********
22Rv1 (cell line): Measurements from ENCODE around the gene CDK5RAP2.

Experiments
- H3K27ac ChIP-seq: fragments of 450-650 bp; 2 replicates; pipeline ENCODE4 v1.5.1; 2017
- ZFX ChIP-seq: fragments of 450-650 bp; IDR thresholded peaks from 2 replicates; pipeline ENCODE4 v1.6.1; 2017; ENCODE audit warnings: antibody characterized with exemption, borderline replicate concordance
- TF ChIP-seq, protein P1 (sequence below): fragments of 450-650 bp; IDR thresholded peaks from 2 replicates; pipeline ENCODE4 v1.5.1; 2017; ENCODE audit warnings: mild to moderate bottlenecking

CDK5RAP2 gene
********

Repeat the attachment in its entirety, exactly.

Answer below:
22Rv1 (cell line): Measurements from ENCODE around the gene CDK5RAP2.

Experiments
- H3K27ac ChIP-seq: fragments of 450-650 bp; 2 replicates; pipeline ENCODE4 v1.5.1; 2017
- ZFX ChIP-seq: fragments of 450-650 bp; IDR thresholded peaks from 2 replicates; pipeline ENCODE4 v1.6.1; 2017; ENCODE audit warnings: antibody characterized with exemption, borderline replicate concordance
- TF ChIP-seq, protein P1 (sequence below): fragments of 450-650 bp; IDR thresholded peaks from 2 replicates; pipeline ENCODE4 v1.5.1; 2017; ENCODE audit warnings: mild to moderate bottlenecking

CDK5RAP2 gene